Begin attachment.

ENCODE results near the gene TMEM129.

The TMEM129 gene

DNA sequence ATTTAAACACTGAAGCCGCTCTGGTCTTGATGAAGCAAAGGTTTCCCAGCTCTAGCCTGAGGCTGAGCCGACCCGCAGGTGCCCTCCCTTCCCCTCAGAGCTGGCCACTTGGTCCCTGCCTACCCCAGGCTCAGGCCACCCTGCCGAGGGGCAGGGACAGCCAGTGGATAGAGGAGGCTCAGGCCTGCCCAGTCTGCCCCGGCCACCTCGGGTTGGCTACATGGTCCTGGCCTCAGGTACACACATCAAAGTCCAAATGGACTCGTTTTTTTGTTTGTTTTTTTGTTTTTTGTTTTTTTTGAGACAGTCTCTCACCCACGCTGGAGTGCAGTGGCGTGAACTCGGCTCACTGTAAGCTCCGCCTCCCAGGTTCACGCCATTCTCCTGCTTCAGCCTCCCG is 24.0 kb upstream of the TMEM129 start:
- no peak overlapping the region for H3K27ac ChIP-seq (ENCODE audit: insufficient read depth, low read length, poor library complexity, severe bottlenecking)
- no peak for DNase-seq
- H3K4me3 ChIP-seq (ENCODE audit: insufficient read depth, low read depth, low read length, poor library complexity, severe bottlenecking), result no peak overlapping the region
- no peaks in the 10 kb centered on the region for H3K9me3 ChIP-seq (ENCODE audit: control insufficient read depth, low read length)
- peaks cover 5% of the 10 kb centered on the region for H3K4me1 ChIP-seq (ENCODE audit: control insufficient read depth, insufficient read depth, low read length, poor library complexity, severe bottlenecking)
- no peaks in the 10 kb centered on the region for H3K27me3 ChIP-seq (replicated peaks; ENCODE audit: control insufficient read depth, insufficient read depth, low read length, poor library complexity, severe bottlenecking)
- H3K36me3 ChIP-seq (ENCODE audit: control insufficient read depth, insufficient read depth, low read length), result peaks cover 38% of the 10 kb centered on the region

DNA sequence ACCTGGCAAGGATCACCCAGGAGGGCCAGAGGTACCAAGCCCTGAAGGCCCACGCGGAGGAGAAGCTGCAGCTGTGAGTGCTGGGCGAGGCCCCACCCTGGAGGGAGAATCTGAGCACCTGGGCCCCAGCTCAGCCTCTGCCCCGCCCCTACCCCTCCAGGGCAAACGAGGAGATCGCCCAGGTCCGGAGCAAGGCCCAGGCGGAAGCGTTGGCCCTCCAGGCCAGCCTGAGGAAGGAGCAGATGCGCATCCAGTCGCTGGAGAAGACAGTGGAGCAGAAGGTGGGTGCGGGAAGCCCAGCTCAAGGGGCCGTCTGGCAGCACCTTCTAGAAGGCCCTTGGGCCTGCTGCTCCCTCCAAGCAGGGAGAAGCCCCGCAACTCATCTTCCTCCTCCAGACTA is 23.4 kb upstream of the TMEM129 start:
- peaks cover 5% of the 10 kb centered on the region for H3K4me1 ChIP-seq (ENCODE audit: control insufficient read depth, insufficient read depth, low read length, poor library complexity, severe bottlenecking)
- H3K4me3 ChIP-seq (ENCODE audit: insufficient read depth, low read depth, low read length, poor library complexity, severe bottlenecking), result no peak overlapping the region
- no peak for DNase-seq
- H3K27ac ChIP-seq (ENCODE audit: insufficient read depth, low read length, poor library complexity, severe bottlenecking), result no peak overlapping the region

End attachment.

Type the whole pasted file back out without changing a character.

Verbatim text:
ENCODE results near the gene TMEM129.

The TMEM129 gene

DNA sequence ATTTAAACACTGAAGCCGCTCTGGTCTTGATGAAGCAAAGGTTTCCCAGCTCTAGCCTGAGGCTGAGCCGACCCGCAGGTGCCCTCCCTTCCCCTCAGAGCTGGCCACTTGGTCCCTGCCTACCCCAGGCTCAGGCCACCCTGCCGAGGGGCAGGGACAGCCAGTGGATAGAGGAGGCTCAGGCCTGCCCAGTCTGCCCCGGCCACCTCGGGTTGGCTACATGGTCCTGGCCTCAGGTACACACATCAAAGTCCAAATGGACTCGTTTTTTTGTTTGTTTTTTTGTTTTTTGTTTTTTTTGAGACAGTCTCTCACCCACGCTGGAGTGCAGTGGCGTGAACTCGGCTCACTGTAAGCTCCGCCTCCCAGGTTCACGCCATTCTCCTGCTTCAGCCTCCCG is 24.0 kb upstream of the TMEM129 start:
- no peak overlapping the region for H3K27ac ChIP-seq (ENCODE audit: insufficient read depth, low read length, poor library complexity, severe bottlenecking)
- no peak for DNase-seq
- H3K4me3 ChIP-seq (ENCODE audit: insufficient read depth, low read depth, low read length, poor library complexity, severe bottlenecking), result no peak overlapping the region
- no peaks in the 10 kb centered on the region for H3K9me3 ChIP-seq (ENCODE audit: control insufficient read depth, low read length)
- peaks cover 5% of the 10 kb centered on the region for H3K4me1 ChIP-seq (ENCODE audit: control insufficient read depth, insufficient read depth, low read length, poor library complexity, severe bottlenecking)
- no peaks in the 10 kb centered on the region for H3K27me3 ChIP-seq (replicated peaks; ENCODE audit: control insufficient read depth, insufficient read depth, low read length, poor library complexity, severe bottlenecking)
- H3K36me3 ChIP-seq (ENCODE audit: control insufficient read depth, insufficient read depth, low read length), result peaks cover 38% of the 10 kb centered on the region

DNA sequence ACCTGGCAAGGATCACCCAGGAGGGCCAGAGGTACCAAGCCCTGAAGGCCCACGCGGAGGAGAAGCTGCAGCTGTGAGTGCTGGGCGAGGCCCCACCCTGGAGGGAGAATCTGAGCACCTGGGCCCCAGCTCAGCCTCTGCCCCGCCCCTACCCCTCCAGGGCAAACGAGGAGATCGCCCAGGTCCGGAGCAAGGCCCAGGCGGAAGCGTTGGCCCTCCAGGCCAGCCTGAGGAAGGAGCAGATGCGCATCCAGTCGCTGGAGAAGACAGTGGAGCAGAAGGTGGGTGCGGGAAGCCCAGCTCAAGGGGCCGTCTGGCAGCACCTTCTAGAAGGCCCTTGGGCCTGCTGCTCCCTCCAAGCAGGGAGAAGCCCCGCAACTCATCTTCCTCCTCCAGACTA is 23.4 kb upstream of the TMEM129 start:
- peaks cover 5% of the 10 kb centered on the region for H3K4me1 ChIP-seq (ENCODE audit: control insufficient read depth, insufficient read depth, low read length, poor library complexity, severe bottlenecking)
- H3K4me3 ChIP-seq (ENCODE audit: insufficient read depth, low read depth, low read length, poor library complexity, severe bottlenecking), result no peak overlapping the region
- no peak for DNase-seq
- H3K27ac ChIP-seq (ENCODE audit: insufficient read depth, low read length, poor library complexity, severe bottlenecking), result no peak overlapping the region